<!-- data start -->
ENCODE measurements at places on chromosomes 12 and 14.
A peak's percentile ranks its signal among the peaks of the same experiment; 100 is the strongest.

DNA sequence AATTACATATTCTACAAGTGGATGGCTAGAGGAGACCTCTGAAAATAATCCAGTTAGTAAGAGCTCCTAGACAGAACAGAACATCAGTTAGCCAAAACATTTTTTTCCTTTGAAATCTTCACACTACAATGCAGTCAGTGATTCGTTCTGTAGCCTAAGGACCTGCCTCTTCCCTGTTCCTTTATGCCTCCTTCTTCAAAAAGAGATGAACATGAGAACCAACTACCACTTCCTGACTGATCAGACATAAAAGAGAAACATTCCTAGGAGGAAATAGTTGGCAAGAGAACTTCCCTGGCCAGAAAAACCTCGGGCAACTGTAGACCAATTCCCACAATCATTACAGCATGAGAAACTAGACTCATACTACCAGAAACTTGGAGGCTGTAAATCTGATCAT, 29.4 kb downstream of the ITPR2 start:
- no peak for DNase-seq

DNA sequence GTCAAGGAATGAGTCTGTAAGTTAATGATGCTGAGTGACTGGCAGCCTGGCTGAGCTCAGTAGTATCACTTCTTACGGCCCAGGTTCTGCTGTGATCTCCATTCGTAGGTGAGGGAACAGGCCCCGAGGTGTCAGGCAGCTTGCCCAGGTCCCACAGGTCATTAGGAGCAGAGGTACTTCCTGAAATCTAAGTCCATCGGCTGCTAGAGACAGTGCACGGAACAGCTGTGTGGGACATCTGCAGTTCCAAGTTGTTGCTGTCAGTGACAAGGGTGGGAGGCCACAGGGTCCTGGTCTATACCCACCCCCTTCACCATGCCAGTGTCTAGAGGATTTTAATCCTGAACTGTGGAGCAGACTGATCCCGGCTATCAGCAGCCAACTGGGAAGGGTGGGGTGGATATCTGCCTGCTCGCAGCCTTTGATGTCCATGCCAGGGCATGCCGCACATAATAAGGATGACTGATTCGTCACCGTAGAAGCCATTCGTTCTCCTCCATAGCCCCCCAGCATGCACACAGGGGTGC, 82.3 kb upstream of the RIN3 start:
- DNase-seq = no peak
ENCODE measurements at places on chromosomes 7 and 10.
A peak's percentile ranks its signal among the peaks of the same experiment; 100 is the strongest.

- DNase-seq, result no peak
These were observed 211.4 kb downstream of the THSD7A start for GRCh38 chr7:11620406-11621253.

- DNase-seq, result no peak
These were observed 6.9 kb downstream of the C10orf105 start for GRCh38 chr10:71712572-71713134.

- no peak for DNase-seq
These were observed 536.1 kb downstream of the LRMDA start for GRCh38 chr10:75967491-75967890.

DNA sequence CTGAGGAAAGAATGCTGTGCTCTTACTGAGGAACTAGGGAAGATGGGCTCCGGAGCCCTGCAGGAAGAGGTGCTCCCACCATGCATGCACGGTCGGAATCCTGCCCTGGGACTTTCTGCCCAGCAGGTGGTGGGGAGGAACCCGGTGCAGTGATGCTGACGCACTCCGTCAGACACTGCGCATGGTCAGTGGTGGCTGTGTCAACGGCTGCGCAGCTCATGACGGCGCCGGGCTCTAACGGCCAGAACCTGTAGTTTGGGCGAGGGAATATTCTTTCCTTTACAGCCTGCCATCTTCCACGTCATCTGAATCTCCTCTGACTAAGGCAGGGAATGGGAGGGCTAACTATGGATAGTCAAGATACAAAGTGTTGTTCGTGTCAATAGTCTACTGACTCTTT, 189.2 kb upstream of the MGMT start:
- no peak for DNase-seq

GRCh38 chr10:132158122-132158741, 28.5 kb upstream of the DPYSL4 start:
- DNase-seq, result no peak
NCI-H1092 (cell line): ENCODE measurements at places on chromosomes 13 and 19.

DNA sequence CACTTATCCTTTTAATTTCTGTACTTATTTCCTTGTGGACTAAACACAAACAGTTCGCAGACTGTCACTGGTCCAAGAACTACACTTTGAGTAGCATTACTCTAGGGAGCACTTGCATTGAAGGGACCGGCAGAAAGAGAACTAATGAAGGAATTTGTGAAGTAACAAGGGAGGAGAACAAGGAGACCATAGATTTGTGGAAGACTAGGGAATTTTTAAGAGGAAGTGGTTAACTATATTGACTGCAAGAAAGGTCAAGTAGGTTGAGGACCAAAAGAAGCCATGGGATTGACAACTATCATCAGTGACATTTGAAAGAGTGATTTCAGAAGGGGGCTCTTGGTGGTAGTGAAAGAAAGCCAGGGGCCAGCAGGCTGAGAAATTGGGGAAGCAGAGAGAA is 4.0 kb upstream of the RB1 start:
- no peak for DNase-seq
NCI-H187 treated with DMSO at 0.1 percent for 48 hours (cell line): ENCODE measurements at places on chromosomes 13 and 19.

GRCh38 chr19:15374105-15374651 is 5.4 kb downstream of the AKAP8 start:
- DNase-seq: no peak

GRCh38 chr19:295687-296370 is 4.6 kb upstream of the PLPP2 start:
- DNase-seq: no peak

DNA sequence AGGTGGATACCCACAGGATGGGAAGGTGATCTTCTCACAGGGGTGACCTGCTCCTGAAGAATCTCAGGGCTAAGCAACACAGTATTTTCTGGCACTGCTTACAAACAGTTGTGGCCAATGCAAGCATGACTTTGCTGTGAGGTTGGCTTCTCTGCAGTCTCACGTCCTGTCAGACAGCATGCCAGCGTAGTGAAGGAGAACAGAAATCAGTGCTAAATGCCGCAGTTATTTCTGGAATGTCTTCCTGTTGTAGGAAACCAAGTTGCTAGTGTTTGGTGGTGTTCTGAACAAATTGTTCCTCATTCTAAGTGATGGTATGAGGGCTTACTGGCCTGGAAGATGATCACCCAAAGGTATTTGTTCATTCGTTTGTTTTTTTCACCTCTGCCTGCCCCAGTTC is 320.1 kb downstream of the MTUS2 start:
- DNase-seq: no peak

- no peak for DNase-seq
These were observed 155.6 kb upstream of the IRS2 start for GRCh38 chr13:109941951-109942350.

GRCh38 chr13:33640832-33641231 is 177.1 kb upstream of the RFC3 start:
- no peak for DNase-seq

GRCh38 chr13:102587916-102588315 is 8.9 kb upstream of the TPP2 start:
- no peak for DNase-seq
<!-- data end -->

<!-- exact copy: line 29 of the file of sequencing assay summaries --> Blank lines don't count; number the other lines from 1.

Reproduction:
- no peak for DNase-seq